distance between the two cities in our case the

proposed solution is to be the best value of the

objective function which was previously obtained

with that combination of parameter values.

The maximum and minimum values for the

MMAS pheromone levels will include the best value

of the objective function obtained at the current step

(instead of the length of the tour) and the number of

vertices in the graph. To avoid extreme cases the

objective function will be normalized and have a

minimum non-zero value.

The last issue is the local search methodology.

The proposed local search methods are NDET

problem specific, and they aim to avoid local

minima and increase the speed of convergence of the

inversion algorithm.

4 LOCAL SEARCH STRATEGY

Initially proposed in (Duca et al., 2014) and used in

conjunction with PSO (Particle Swarm

Optimization) (Kennedy, Eberhart, 1995) based

algorithms, and also successfully applied in (Duca et

al., 2014, 2) in conjunction with advanced PSO

algorithms (Sun et al., 2004) (Clerc, 2012) (Altinoz

et al., 2015), the local search methods are applied

after a number of iterations performed by the

optimization procedure. The local search strategy

generates 16 potential solutions starting from the

solution with the best fitness. A test point is

generated changing one parameter of the starting

ECTA 2020 - 12th International Conference on Evolutionary Computation Theory and Applications

118

point using expansion, contraction or displacement.

Figure 2: Negative displacement on OX for the crack c =

[6, 13, 1, 3, 4, 3].

The contraction / expansion can be performed

along the length (OX), width (OY) or depth (OZ),

but also conductivity. The contraction / expansion

operations generate 12 testing points, because the

operations can be applied in two different ways for

the length and width, changing ix1/iy1 or ix2/iy2.

The displacement can be performed for OX or for

OY axis but not for OZ (the crack always starts from

the plate surface). The displacement operation

generates four new testing points. Figure 2 shows a

negative displacement on OX performed on a crack

described by the parameters [6, 13, 1, 3, 4, 3].

5 RESULTS

In this paper, the inverse NDET problem is solved

using six different schemes: three MMAS schemes

(MMAS, MMAS with high frequency local search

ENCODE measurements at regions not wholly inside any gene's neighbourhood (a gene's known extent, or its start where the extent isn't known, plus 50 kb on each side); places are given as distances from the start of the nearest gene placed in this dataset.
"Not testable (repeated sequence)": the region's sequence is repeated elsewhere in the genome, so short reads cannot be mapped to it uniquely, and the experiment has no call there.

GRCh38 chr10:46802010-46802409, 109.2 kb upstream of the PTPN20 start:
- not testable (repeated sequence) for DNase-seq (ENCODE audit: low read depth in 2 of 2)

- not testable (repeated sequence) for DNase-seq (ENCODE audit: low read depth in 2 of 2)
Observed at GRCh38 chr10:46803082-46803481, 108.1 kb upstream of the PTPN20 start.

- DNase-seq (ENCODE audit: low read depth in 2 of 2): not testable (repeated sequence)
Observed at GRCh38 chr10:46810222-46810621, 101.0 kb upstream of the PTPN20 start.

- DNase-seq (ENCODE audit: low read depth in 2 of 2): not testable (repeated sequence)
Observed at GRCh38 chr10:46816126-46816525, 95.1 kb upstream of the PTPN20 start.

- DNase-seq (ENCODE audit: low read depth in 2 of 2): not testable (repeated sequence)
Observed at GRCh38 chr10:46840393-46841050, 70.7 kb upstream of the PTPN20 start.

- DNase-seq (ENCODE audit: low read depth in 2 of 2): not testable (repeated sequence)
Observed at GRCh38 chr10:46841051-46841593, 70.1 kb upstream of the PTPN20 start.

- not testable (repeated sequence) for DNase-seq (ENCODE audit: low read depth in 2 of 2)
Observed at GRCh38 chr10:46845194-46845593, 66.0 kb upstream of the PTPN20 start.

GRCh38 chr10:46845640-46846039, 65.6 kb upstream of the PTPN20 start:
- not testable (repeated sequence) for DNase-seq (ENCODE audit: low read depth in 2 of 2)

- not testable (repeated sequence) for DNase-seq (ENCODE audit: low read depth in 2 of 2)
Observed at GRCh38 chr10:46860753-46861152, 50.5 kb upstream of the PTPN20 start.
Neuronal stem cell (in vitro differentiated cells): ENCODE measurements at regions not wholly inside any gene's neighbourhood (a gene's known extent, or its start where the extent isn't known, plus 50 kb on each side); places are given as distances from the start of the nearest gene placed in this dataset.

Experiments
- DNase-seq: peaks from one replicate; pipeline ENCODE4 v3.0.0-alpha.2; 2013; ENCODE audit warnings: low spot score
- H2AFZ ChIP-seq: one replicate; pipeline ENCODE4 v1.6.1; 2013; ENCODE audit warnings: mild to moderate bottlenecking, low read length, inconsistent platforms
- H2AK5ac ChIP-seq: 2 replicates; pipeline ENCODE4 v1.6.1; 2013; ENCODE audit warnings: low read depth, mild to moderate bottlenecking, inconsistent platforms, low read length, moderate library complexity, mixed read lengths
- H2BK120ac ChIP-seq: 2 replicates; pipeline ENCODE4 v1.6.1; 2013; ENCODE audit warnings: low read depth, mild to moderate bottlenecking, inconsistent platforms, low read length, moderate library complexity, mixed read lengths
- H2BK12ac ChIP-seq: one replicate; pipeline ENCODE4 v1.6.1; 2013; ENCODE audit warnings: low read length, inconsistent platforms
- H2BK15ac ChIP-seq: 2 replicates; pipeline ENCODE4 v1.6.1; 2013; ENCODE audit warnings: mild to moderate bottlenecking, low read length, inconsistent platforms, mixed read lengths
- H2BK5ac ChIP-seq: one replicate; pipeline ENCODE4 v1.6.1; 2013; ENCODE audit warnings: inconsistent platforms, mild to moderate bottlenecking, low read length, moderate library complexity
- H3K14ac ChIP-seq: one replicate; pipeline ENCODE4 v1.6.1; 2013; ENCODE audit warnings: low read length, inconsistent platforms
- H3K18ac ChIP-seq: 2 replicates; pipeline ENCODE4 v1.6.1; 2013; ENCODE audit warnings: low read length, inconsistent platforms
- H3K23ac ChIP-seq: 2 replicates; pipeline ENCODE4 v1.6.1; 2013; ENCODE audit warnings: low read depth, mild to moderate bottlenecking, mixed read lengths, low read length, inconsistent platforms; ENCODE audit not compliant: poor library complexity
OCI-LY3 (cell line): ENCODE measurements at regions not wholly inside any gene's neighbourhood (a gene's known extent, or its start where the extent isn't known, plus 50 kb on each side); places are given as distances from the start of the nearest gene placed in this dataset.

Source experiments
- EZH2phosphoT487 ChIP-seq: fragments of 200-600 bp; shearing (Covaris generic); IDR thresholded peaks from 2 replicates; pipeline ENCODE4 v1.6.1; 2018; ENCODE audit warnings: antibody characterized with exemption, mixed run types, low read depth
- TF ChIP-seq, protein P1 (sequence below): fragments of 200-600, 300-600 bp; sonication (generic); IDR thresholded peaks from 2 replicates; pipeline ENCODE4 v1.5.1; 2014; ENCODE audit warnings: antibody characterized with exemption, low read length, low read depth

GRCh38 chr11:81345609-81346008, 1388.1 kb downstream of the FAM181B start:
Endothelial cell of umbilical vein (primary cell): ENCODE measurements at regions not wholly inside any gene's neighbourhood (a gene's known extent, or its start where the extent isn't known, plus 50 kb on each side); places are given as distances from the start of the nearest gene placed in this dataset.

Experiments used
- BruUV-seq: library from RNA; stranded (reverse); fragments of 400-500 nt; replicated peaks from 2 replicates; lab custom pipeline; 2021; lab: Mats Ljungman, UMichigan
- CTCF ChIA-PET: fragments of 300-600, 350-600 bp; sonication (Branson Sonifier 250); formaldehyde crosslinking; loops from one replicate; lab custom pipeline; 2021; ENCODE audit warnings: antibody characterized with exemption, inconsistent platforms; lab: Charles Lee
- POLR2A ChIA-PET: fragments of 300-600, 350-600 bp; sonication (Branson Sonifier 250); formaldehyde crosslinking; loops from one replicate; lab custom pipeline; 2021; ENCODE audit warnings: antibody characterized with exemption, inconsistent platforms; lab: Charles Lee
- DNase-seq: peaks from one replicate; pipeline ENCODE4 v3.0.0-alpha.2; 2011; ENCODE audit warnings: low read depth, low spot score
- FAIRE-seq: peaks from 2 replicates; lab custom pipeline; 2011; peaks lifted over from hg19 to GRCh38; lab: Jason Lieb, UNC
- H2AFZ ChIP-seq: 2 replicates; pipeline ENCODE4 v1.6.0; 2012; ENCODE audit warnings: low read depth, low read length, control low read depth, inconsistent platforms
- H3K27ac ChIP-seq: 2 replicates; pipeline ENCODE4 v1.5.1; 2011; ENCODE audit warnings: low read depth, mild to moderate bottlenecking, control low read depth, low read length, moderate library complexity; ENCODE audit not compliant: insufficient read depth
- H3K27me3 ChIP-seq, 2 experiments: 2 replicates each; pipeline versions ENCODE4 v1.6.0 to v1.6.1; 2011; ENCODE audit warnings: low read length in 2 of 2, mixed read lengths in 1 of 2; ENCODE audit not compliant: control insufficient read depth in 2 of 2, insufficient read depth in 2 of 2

MMAS-LS-hf, MMAS with low frequency local

search MMAS-LS-lf) and three ACOR schemes

(ACOR, ACOR with high frequency local search

ACOR-LS-hf, ACOR with low frequency local

search ACOR-LS-lf). For the schemes with high

frequency the local search is applied on the best

solution after each iteration of the algorithm, while

for the schemes with low frequency the local search

is applied after 80 evaluations of the objective

function (equivalent with 16 iterations for the ACOR

and 40 iterations for MMAS).

To compare the efficiency of the employed

schemes six inner defects (ID, the crack is on the

same side with the coil) are considered: four with

zero conductivity (ID1-ID4) and two with non-zero

conductivity (ID5-ID6, crack conductivity is 3% and

2% of the plate conductivity). The values of the

crack parameters are given in Table 1. For example,

ID4 has the length of 5.39mm (7cells x 0.77mm),

the width of 0.4mm (2cells x 0.2mm), the depth of

40% from the plate thickness (iz=4), and zero

conductivity (s=0).

Table 1: Cracks used for testing.

Crack

Crack parameters

ix

1

ix

2

iy

1

iy

2

iz s

ID1

4 10 2 4 5 0

ID2

5 9 1 5 3 0

ID3

3 11 2 3 2 0

ID4

4 10 3 4 4 0

ID5

4 10 2 4 5 3

ID6

3 11 2 3 2 2

To make a relevant statistical study, 30

numerical simulations (tests) were performed for

each crack reconstruction. After a previous tuning

the most suitable ACOR parameters were: archive

size 40, number of ants 5, locality of the search

process 0.01, convergence speed 0.85. The MMAS

parameters were chosen as suggested in (Ridge,

Kudenko, 2007): number of ants 2, alpha pheromone

term 4, distance heuristic term beta 3, exploration /

exploitation threshold 0.75, pheromone update

frequency for best so far 1, random chosen start

variable for solution construction, limits of trail

pheromone 0.01 and 2, number of iterations without

improvement (which resets the pheromone table) 10.

The optimization algorithms were stopped when

the exact solution was found (the objective function

is zero) or the algorithm completed a maximum

number of 1000 objective function (OF) evaluations.

Table 2 (see Appendix) presents the numerical

results of the reconstructions as the minimum, the

maximum, the average value and the standard

deviation of the objective function for the best

solution for each of the 30 tests, and the number of